We have the tendency to let stuff pile up because we think we will have the time to sort everything out once the situation “settles down.”
Let’s work on it: Start with something small. Ask yourself, “how often do I use it?”
Do not waste time waiting for optimal circumstances. For example, life is an ongoing series of changes, so look for simple means to get stuff in order even during the hectic seasons. Focus on the parts that give you the most frustration every day, like your closet or dresser.
Make this day a bit better by taking a few minutes to declutter and organize the things you use daily.
How to declutter in under five minutes:
- Walk around your house with a box in hand and put any misplaced items inside. Put everything back in its original place as you keep going through each room.
- Pick a small section to declutter. Throw anything you don’t need or that doesn’t belong in the chosen section. Then organize what’s left.
- Have a box for things you want to donate. Search your home for things you would like to donate to charity. Remember that our goal here is to get rid of excess clutter, so thinking of replacing the ones you will give away with new ones is not the way to go.
You do not have an organizational systems
If you are lost on where to place something, you’ll end up setting it down anywhere. Those areas will eventually become magnets for more clutter.
Let’s work on it: Analyze the issue and address it. Ask yourself, “when was the last time I used this?”
Stop and think when you notice yourself putting things in a clutter spot. Why do you keep putting things there rather than putting them back to where they belong? There are probably piles of bills on the study table because you do not have a recycling or a bill-paying system. There are probably papers and coats on the kitchen table since your kids do not have a specific place to store and organize them.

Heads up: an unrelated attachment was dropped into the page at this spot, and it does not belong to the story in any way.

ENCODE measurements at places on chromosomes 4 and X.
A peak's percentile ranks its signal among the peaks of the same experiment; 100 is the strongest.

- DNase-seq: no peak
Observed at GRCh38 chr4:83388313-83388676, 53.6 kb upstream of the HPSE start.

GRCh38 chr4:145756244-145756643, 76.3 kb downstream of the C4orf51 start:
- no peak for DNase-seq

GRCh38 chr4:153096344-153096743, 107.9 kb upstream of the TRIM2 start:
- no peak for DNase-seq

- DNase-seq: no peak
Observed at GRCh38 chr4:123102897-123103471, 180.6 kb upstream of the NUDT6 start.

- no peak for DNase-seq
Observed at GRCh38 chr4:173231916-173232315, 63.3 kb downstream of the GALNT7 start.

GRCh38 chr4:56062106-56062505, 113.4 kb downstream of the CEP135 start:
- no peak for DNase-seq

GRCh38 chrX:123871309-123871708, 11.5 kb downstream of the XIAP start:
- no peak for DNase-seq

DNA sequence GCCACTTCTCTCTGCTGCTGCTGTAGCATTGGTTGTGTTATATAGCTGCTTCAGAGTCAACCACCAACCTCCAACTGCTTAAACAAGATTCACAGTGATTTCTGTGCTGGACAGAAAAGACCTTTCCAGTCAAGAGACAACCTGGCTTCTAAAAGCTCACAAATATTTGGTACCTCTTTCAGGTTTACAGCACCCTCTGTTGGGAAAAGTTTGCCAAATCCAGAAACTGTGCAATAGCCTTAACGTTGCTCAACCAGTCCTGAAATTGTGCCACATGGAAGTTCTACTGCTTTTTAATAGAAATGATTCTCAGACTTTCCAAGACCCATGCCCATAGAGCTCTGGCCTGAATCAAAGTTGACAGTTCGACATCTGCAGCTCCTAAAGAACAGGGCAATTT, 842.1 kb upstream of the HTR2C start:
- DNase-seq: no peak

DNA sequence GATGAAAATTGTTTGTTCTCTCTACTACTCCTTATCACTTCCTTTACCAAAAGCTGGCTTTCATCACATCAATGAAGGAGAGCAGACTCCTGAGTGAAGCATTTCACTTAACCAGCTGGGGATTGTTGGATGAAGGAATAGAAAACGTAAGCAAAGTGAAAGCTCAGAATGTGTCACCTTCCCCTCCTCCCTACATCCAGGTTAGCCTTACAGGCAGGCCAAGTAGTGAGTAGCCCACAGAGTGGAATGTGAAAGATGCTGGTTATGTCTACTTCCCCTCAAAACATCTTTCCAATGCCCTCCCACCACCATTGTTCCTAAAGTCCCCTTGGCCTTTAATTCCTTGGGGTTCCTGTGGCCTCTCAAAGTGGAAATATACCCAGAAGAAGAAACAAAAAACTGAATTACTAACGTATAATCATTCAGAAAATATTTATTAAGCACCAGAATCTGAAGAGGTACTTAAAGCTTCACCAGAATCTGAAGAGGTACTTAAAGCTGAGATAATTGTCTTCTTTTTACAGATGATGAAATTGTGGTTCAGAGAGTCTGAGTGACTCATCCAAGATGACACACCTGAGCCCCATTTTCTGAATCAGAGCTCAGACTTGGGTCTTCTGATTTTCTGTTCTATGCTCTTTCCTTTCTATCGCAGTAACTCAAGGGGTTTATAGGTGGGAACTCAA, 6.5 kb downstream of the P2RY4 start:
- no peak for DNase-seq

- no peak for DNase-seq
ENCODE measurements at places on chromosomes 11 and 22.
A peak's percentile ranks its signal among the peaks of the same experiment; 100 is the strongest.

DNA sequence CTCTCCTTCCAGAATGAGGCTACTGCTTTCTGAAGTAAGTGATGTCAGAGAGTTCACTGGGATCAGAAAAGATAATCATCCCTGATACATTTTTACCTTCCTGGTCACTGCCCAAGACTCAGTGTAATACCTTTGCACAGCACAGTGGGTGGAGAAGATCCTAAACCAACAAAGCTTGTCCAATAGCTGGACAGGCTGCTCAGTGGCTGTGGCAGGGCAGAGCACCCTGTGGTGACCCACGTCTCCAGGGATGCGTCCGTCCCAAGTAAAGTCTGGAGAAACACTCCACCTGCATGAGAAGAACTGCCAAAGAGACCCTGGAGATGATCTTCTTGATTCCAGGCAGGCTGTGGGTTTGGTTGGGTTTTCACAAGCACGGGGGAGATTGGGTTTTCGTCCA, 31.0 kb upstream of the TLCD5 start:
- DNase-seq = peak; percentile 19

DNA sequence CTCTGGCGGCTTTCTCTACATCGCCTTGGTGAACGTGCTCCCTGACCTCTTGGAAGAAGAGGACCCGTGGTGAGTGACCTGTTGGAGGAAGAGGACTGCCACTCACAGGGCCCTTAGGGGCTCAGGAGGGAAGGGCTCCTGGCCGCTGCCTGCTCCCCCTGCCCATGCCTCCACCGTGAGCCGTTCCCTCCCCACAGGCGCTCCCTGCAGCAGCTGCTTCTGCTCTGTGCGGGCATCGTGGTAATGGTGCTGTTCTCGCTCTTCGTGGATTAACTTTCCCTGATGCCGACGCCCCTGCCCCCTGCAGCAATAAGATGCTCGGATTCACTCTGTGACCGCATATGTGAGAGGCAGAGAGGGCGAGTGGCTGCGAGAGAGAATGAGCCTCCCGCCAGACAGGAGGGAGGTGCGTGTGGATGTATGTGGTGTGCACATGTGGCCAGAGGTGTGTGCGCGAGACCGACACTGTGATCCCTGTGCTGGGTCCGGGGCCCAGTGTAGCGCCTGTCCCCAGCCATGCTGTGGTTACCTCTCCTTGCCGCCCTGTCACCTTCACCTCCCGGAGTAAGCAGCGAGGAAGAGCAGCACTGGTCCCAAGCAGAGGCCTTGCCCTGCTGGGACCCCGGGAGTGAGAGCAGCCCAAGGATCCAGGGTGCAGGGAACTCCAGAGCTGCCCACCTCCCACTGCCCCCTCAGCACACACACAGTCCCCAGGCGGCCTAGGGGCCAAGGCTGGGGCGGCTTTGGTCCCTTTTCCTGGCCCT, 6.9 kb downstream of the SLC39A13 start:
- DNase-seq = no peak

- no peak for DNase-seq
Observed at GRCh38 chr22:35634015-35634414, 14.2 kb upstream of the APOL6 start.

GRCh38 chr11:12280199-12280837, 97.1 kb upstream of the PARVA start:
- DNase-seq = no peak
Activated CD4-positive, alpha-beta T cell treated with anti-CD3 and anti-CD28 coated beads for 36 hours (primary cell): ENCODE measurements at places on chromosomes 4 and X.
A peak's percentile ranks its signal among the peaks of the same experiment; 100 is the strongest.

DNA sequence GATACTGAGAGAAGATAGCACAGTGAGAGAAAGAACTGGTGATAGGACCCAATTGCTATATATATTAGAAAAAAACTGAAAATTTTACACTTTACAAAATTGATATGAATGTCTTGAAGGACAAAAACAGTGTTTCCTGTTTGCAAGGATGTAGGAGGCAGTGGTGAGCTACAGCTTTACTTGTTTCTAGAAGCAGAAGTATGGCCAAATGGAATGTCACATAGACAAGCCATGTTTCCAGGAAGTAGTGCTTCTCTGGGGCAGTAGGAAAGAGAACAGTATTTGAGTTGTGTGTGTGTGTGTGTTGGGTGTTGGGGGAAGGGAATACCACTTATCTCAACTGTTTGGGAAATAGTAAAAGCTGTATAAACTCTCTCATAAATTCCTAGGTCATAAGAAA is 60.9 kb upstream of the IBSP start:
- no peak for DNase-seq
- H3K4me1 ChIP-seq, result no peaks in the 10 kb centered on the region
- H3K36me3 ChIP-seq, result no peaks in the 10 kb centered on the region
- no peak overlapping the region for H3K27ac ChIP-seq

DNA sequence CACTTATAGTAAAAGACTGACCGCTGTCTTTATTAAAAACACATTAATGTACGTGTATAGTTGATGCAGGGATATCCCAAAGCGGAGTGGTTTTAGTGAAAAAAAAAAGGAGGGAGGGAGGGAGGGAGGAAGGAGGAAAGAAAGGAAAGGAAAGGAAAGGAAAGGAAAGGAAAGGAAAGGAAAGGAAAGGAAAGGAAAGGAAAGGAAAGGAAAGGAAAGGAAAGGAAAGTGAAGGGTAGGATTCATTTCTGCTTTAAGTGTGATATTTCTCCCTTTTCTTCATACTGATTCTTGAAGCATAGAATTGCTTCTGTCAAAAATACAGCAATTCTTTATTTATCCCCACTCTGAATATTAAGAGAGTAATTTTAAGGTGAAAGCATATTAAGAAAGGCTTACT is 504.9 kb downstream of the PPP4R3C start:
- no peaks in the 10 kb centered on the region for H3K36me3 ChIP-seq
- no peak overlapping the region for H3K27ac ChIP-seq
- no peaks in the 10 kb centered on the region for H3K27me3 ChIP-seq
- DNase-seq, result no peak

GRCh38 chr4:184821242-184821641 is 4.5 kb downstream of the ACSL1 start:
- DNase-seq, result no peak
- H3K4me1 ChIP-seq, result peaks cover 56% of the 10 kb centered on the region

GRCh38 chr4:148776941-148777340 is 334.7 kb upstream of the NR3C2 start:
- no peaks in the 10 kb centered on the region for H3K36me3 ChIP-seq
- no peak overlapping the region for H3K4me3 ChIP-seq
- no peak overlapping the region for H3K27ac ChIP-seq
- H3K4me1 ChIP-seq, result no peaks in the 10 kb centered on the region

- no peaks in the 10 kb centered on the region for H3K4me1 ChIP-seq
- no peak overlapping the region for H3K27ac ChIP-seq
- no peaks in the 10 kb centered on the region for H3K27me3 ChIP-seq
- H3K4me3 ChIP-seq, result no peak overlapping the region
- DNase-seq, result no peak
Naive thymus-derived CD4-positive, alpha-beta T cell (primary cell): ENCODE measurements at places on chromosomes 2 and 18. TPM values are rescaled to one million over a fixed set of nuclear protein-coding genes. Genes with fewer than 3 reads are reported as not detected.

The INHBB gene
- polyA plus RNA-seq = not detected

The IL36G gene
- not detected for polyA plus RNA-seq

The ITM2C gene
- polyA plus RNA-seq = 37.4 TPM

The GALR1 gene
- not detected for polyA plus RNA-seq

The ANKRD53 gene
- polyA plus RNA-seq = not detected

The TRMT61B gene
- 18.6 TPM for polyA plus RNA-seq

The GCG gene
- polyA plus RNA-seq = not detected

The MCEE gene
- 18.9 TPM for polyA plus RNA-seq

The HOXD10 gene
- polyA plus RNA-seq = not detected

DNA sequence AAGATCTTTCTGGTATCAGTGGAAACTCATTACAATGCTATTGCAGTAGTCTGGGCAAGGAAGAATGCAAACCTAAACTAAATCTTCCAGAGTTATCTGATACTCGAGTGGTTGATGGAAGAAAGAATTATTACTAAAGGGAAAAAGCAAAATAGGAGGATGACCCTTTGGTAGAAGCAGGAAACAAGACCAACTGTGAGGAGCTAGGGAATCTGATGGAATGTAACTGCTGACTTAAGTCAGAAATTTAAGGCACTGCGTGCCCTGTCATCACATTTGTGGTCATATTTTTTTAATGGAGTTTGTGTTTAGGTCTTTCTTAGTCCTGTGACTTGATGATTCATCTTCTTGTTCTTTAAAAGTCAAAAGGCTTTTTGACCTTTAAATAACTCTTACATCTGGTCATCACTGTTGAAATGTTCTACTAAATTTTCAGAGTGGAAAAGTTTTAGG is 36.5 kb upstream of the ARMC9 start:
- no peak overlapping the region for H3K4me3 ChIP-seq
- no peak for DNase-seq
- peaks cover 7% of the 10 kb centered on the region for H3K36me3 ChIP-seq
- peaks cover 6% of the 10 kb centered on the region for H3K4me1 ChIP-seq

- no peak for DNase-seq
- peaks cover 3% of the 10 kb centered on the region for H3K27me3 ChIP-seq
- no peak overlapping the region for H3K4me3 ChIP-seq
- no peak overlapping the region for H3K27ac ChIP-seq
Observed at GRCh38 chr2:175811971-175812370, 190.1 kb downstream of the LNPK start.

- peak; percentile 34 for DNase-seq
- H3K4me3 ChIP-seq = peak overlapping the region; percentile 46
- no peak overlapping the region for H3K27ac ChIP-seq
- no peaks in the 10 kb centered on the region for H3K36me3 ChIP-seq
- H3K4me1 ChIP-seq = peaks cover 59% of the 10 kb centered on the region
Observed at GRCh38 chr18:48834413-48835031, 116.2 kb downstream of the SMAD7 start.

After you analyze why the problem is happening, come up with a new method to fix it.
Sample of organizational methods that can make a difference in how you control clutter:
- A spot for keys and other small trinkets
- Coat hooks at the entryway
- Neatly stowed away fridge and pantry
- A laundry schedule
You want everything to be perfect
How could someone who seeks perfection have clutter? Being a perfectionist will paralyze us. While we are aware we have clutter, we do not feel confident to perfectly deal with it, so we don’t do anything. We might not have the perfect organizational system yet; we don’t have time to clean out the entire closet or can’t decide what is most important to do first.
Let’s work on it: Learn how to get through the rut
Tell yourself your work doesn’t need to be perfect; it just needs to be better than it was. You may never have enough time to clean up or reorganize an entire room at once, but try spending 15 minutes a day tackling one small area like a counter or tabletop. Just start with something and make it better than before.
More ideas to get out of a clutter rut:
- Visualize your room and make a mental note of things you want and things you don’t want. Doing this ahead of time can help cut down on the decluttering process.
- Create to-do lists. Start with tasks that are attainable at the moment. Setting realistic goals for yourself will help keep clutter at bay. You’ll also feel satisfaction every time you can cross a task off the list.
- Make sure everyone in your family is on board. If you spend your weekend decluttering, it will be a disaster the next day. It’s about building a decluttered life which means making it happen daily.
Take your first step in decluttering your life with excitement. There is a beautiful world of freedom and fresh breath hiding behind that clutter. Deciding how to declutter your home is up to you.